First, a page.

Choosing a way to arrive in London, or worse, how to get into London itself, is no less complicated than trying to explain the very forces that magnetize this city. Getting in is difficult, and so is getting out. So why not stay?
I have spent over half a century living in London, and now I can see that the teenage moment of arriving to become an art student contained its own puzzling magic, shared by many others. There is a first time for many things, but only some prove memorable. Perhaps the pleasures and strains of late adolescence rhyme with the multiple frictions of big cities.
The way that experience disperses is marked by the way people and things become invisible. Of one hundred fellow students one is a cabinet minister and another a celebrated actor. I don’t know about the rest, and they probably don’t know about me.
The two syllables “Lon” and “don,” when voiced inside an English person’s head, sound dull. But “London,” in a single word, stands for something so elaborate and so extravagant that the inherent dullness can be evaded. As part of the cliché of national experience, British school children were taught to draw the British Isles. In reality this is a land of eccentric peninsulas, which seem to have been thrown together into an excessively arbitrary whole. It is not possible to get further from the sea than about one hundred kilometers (or, as we say, seventy miles). London sits down low on the right-hand side like a stubborn coin wedged in the bottom corner of a battered purse, trying hard to relate to the European mainland. It looks as if gravity put it there.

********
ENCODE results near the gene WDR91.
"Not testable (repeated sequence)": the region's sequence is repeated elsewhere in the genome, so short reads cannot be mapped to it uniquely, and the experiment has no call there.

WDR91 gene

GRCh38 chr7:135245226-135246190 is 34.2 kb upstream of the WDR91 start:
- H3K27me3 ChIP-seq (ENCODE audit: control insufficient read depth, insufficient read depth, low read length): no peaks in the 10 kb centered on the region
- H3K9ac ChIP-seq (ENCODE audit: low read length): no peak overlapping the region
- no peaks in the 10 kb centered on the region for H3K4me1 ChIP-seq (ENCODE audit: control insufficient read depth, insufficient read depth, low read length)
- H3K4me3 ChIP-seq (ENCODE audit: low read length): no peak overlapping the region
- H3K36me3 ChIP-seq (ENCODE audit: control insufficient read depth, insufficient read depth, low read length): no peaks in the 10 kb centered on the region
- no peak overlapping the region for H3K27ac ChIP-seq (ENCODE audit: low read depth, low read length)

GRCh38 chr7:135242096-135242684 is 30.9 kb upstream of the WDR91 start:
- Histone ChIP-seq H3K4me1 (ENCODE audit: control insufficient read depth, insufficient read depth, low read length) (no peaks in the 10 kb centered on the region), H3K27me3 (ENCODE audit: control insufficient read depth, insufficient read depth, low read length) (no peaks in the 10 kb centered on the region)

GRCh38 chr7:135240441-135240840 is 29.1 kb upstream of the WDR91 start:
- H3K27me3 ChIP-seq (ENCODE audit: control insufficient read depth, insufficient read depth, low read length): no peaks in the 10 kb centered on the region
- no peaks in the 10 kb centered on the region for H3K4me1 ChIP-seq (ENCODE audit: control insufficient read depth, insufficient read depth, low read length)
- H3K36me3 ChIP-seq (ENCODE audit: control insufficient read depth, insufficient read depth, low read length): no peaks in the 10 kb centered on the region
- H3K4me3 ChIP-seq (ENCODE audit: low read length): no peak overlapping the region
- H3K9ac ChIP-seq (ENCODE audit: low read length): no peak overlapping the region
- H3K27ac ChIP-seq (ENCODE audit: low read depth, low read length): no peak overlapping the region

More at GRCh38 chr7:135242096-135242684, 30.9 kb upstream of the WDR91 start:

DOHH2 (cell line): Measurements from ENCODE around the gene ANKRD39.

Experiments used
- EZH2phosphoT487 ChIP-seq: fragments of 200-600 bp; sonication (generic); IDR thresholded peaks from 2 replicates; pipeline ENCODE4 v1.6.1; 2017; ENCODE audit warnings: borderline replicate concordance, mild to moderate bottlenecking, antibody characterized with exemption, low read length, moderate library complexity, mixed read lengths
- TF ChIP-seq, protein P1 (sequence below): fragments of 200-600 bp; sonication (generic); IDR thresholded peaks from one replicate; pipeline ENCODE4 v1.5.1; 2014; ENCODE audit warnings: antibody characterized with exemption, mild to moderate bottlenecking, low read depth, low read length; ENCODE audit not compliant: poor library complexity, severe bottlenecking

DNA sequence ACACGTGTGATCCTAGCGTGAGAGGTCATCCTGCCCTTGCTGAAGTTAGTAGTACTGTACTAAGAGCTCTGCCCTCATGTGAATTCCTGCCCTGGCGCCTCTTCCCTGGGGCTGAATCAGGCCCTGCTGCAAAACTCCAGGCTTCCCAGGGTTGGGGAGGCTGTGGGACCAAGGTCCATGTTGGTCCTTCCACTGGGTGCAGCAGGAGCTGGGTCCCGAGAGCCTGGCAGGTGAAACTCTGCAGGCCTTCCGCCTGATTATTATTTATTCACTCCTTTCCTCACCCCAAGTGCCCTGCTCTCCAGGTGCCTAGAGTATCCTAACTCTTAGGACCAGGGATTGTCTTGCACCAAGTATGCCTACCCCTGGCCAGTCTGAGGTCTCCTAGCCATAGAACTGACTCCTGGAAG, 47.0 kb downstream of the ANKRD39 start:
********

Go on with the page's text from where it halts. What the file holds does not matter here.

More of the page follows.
Although the river is always credited, it is the sea that generated London. In fact, the degree to which they collaborate, through the immense energy of the tides, is the central ambiguity of the city. In/out, a profound sense of coming, a profound sense of going. London, this six-letter word, is used with a throwaway confidence; although the city state is, in effect, an urban stain fifty kilometers across, there are many places out towards the edge that committed centrists would regard only as distant protectorates. At its heart, street names like Horseferry Road in Westminster or Carriage Drive are good reminders of the old methods of transport, the time it took and the transactions involved. The river was everything and the two old components, the City of London and the City of Westminster, got along perfectly well with only one bridge crossing the River Thames until 1752. A hundred years later the railways arrived, but the termini, kept to the periphery by the interests of the landed, marked out a space roughly equivalent to Manhattan, now necklaced together by the unreliable Circle Line. Along with so many other contradictions, this is nothing like a circle, not even round. On the famous diagram, which so many people mistake for a map, it is fudged into a yellow bottle shape lying on its side. It was the railways that set the suburbs leapfrogging. In less than half a century they added the tree rings that turned London into a 19th-century Los Angeles. Whilst generating so much new urban fabric so quickly, they also introduced the ingredients of an everlasting grime. For all the subsequent changes, the feeling of a slightly gritty urban beach never gets properly washed away.